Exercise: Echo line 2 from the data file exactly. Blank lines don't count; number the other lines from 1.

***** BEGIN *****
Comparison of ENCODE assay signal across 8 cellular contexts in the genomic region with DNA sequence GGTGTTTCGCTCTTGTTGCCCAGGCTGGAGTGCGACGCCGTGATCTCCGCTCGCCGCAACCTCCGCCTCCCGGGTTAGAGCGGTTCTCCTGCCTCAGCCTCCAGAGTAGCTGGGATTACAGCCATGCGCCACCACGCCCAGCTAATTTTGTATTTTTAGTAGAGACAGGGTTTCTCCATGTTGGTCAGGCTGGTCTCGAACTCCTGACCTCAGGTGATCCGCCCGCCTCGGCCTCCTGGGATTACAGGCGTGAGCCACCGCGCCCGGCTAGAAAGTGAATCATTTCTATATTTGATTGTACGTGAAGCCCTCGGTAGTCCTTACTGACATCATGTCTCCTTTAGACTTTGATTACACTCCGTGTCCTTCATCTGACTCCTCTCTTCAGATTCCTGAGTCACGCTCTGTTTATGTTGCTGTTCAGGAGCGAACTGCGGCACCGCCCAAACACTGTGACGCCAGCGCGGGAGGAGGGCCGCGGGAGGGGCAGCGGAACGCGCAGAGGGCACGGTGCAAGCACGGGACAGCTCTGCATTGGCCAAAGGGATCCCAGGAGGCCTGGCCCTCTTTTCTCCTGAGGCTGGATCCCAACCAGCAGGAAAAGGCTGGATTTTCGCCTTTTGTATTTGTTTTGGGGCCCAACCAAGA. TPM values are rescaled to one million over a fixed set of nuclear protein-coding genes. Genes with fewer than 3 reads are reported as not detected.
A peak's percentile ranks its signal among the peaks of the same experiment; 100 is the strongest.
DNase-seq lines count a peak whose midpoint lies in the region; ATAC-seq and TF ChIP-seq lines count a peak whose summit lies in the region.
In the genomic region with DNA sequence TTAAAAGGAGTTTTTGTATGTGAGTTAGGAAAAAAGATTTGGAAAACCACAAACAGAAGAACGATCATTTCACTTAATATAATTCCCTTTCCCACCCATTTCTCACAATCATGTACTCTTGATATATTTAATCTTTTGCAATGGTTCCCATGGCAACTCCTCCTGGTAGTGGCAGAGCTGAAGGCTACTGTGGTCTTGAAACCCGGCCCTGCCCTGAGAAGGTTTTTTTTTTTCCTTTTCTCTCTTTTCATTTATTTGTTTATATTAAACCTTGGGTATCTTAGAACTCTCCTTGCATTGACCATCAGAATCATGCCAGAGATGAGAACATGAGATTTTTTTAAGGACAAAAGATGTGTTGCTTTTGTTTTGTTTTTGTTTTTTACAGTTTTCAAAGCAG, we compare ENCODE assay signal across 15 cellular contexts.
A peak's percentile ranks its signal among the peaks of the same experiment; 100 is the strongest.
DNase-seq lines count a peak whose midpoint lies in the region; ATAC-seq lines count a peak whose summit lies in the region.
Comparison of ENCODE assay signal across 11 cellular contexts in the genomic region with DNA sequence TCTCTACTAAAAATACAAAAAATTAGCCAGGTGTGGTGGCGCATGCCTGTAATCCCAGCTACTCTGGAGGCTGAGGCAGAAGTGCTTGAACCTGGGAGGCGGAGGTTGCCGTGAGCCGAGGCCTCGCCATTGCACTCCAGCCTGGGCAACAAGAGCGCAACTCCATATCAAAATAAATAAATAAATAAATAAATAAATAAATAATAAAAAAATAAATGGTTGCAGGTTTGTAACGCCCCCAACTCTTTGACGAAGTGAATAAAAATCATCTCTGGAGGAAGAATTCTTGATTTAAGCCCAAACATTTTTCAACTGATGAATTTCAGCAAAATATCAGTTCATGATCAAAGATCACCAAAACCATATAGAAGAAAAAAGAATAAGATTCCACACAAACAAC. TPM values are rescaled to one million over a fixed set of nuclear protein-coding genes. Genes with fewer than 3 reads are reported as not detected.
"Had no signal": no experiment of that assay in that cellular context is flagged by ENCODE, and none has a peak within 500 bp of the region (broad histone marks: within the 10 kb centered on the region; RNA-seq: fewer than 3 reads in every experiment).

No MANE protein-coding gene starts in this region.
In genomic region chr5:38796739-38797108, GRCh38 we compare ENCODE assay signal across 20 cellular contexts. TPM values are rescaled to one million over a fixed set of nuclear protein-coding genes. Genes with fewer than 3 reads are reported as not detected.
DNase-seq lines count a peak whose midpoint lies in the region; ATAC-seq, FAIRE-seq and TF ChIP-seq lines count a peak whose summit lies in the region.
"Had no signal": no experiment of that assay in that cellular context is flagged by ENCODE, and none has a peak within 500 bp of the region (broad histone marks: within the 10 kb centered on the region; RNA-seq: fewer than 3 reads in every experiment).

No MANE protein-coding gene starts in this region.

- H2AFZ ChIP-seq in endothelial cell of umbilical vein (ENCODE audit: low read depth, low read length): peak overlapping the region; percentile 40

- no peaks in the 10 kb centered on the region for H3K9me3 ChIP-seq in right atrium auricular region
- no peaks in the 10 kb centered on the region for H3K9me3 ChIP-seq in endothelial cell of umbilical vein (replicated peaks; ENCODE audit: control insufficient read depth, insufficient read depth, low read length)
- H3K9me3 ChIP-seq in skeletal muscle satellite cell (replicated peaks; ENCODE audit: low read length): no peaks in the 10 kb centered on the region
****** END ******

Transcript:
A peak's percentile ranks its signal among the peaks of the same experiment; 100 is the strongest.